High death toll last year, advice on how to prevent cocci??

Discussion in 'Meat Birds ETC' started by Amandakae, Dec 28, 2016.

  1. Amandakae

    Amandakae Out Of The Brooder

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    Hi, last year was my 1st time raising meat birds, I got 50 Cornish Cross chicks. They were free range from very early. I fermented their feed and gave them limited rations, unfortunately too limited and it stunted their growth. Other than being very hungry at feeding time, they were very happy and seemingly healthy chickens until all of a sudden half of them died to coccidiosis. It was a horrible experience to wonder how many would be dead this time, every time I went to check on them. I was able to save 25 of them once I figured out what was happening. I know that I did not keep their feeding dishes clean enough, but other than that, what can I do to try to keep that from happening again? I am undecided on whether I want to feed fermented feed again or just make sure they have apple cider vinegar in their water. Should I feed medicated feed since I know we have high amounts of coccidiosis around?

    Thank you for reading, everyone on this formum has been so helpful to me in this new endeavor.
     
  2. ChickenCanoe

    ChickenCanoe True BYC Addict

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    The best way to avoid coccidiosis without using medicated feed is to keep the bedding bone dry and feeders full.
    Coccidia need a moist environment to complete their life cycle.
    Chickens are voracious eaters and especially CornishX. They will eat something regardless of if they have feed available or not. It may be bedding, feces, sticks, whatever.
    If they don't have enough food, they'll eat the bedding/feces and thereby getting a huge dose of coccidia oocysts.
    Voila - coccidiosis.
     
  3. donrae

    donrae Hopelessly Addicted Premium Member

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    Feeding medicated feed sounds like a no-brainer to me. Is there a reason you would not?
     
  4. junebuggena

    junebuggena Chicken Obsessed

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    Medicated feed for at least the first two weeks they are on soil. That way, they have a bit of protection while their bodies develop a resistance to the types in the soil. They need unlimited feed for the first 4 weeks. Then you can begin limiting their feed to three feedings a day, no more than can be consumed in 15 minutes.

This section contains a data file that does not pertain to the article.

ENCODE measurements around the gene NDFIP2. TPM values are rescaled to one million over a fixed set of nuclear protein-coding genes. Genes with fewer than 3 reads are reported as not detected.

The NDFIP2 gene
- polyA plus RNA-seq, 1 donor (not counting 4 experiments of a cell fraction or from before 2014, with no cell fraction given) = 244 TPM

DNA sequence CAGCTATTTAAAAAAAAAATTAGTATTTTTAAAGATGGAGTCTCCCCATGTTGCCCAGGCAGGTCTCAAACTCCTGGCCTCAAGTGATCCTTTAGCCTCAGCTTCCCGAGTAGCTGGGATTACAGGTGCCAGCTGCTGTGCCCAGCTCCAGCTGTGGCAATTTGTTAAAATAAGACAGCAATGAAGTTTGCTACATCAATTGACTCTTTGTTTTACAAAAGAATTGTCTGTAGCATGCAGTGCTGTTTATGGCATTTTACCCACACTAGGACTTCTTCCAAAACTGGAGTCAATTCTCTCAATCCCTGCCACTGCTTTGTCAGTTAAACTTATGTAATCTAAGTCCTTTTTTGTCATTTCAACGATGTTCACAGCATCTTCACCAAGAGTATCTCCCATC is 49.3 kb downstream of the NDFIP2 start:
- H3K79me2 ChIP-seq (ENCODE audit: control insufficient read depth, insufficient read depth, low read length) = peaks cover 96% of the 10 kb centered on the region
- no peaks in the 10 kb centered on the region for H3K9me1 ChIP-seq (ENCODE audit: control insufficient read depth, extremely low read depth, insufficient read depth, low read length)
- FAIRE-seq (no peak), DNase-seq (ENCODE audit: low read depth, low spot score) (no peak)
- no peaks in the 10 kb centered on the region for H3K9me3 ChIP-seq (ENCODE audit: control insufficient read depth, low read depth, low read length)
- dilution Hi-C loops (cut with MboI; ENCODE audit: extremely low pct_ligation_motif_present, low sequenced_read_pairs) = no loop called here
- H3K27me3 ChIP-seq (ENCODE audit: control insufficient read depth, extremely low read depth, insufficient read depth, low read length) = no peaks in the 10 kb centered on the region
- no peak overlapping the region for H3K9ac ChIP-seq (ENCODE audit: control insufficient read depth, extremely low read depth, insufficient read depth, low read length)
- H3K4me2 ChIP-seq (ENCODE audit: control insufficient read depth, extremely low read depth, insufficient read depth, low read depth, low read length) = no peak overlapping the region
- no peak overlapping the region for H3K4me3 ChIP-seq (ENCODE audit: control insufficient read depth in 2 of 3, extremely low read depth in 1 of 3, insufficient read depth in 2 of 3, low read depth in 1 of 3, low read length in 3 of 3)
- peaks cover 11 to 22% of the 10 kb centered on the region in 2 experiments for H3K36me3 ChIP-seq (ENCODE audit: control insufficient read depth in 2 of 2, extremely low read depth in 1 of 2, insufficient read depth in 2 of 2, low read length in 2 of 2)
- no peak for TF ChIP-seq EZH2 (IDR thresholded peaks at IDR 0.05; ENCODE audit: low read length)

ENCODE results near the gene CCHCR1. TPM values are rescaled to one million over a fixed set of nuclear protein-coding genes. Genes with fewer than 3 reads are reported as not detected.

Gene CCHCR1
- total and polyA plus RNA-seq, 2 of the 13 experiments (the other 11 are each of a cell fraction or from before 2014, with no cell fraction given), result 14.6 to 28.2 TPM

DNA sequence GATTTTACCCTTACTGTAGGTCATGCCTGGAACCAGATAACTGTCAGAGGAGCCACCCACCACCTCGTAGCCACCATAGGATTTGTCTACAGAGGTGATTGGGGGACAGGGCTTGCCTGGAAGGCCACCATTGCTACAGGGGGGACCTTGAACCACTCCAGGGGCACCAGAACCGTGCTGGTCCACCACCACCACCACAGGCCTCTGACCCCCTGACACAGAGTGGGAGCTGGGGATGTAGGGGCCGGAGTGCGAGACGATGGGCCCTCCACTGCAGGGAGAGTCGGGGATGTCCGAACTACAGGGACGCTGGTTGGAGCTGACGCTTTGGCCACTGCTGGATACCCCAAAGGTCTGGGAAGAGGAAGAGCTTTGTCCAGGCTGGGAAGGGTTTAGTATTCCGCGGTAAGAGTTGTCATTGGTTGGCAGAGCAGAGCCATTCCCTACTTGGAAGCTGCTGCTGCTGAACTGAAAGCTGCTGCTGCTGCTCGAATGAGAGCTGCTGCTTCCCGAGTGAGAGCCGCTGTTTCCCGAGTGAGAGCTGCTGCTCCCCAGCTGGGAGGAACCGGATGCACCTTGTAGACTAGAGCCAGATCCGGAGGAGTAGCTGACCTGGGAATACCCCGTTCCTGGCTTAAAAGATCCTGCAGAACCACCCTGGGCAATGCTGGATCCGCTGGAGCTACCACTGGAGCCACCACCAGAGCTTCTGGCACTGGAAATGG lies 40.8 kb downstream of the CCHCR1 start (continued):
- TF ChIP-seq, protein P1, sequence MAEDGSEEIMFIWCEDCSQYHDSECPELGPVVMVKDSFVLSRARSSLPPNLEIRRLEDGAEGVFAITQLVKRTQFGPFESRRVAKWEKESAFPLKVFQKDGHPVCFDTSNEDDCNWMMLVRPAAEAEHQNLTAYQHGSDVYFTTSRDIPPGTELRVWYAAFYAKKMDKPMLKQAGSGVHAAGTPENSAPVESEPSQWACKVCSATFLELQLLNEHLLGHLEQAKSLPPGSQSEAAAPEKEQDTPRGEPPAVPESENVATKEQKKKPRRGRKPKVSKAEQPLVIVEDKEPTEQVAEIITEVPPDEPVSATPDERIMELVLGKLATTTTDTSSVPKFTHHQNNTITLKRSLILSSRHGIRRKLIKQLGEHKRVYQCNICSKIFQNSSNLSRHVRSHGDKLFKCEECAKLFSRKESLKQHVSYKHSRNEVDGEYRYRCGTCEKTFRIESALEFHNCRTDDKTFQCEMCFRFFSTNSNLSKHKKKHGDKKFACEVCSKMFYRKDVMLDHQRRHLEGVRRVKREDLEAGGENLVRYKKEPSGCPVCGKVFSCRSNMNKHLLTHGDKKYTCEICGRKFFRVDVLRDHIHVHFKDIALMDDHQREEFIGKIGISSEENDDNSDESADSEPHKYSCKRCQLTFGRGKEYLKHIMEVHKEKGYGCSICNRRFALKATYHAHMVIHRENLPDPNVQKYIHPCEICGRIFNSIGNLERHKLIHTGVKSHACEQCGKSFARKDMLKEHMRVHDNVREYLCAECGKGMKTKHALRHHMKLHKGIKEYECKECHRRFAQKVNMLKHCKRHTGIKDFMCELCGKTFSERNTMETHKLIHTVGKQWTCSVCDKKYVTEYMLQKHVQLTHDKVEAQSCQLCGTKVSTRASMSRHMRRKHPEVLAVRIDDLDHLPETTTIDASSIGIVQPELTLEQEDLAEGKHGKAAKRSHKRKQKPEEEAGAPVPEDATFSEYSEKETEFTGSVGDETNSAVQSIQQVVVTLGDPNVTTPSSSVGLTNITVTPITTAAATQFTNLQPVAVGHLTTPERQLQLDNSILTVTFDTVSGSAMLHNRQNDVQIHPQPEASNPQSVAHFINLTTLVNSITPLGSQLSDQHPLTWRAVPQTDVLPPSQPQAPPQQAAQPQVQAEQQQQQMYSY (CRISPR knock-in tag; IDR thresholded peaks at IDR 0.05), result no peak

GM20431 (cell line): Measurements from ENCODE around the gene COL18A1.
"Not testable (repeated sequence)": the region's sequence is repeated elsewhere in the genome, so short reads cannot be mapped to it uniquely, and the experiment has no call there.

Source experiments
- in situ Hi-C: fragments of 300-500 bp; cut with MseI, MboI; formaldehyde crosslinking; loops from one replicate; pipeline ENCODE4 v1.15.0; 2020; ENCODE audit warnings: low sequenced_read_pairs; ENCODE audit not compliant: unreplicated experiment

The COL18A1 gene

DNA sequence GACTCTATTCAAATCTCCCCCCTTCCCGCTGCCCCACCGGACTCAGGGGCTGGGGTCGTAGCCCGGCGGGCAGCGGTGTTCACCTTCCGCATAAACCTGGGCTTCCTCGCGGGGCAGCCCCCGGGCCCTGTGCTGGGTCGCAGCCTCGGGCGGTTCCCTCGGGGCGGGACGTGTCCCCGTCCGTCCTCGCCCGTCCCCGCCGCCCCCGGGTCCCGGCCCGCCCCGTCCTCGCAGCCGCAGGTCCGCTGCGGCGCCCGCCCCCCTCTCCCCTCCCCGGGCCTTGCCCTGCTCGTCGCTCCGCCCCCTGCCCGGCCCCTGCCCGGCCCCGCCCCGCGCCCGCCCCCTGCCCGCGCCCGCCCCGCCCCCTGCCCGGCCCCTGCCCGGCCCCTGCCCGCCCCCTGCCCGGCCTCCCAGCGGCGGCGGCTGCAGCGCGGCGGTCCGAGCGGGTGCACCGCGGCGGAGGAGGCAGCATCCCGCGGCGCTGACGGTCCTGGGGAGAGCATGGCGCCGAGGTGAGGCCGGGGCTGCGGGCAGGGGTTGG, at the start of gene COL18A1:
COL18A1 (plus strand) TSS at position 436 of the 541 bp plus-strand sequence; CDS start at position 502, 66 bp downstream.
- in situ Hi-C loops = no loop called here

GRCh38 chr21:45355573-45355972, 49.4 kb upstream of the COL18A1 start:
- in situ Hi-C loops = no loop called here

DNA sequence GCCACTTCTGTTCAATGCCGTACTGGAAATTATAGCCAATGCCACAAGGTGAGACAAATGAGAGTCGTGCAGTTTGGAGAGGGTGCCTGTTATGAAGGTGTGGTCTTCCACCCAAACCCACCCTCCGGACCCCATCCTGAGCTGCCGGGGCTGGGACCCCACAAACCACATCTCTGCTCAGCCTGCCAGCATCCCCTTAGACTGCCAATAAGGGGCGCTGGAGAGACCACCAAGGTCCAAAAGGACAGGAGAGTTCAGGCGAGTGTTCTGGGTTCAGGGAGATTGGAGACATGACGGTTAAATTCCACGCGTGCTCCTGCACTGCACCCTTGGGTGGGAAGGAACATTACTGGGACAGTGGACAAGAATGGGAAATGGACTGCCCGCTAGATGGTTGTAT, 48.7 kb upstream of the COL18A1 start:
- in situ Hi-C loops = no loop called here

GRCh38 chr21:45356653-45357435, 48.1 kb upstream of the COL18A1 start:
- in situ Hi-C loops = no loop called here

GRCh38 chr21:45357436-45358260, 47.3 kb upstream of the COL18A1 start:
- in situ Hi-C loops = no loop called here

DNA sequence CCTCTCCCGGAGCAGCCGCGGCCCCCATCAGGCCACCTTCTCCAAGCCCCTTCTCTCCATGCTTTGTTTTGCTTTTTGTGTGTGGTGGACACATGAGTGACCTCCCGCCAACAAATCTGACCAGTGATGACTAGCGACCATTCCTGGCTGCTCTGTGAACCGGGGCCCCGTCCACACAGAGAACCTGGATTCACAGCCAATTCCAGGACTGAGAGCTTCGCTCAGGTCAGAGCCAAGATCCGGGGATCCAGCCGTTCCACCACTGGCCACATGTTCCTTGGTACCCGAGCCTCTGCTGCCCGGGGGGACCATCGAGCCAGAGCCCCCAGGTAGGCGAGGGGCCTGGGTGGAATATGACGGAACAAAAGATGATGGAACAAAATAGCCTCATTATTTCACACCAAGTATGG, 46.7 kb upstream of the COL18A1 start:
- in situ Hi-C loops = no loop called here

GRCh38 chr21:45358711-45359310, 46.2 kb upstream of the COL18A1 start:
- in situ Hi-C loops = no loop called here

5. Ridgerunner

    Ridgerunner True BYC Addict

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    A bit of info on cocci might help you. Cocci is caused by a “bug” (technically a protozoa) that you have in your soil. Once it is there, it is always there. They thrive in wet conditions.

    Having a few of these bugs in their system is a good thing, they develop an immunity to that specific variety after two to three weeks of constant exposure. There are several different varieties of those protozoa, immunity to one does not give immunity to others, but you have the varieties in your soil that you have, that’s your target.

    The problems come when the numbers of bugs get out of hand. What typically happens is that there are a few bugs to start with but they really thrive in wet conditions, dirty water and wet soil or wet manure-filled litter. The chicks peck at the infected water or soil and the number quickly gets out of hand. That’s when you have your problem.

    Medicated feed does not kill that bug, it interferes with its reproductive process. It allows a few to reproduce so they can still get that constant exposure for immunity but really helps keep the overall numbers down. If the water is dirty or the environment is wet medicated feed may not totally work, but consider it an arrow in your quiver when fighting cocci.

    My suggestions are to feed the medicated feed. You have cocci in your soil, help them fight it. Keep the water clean. There are different ways to water, but if that water gets poop or dirt in it, dump it out at least every two days to interrupt the life cycle of that bug. Do not just continue to top off the waterer, dump it.

    Meaties are notorious for being messy. They eat and poop, poop and eat, then poop again. It can be hard to keep that poop from building up to dangerous levels or staying wet. But keep them as dry as you reasonably can.

    I can’t guarantee you that you will never have a cocci problem again if you do all this, some of those strains of cocci are really strong. But you should see a big improvement.
     
    1 person likes this.
  6. Amandakae

    Amandakae Out Of The Brooder

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    Thank you all so much for all of that info! I will be feeding them as suggested, with medicated feed to start. I never thought about them eating poo if they were hungry... [​IMG] Live and learn I suppose!
     
  7. Little Fuzzy

    Little Fuzzy Chillin' With My Peeps

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    Great post thank you! I've never had that problem, knock on wood, but good info to know. I wasn't aware that the 'bug' was in the soil.
     
  8. 3riverschick

    3riverschick Poultry Lit Chaser

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    Hi,
    I am gonna weigh in here because your questions about cocci pertains to a study I have been working on the past several months. I am guessing here you are getting your broilers as day old chicks.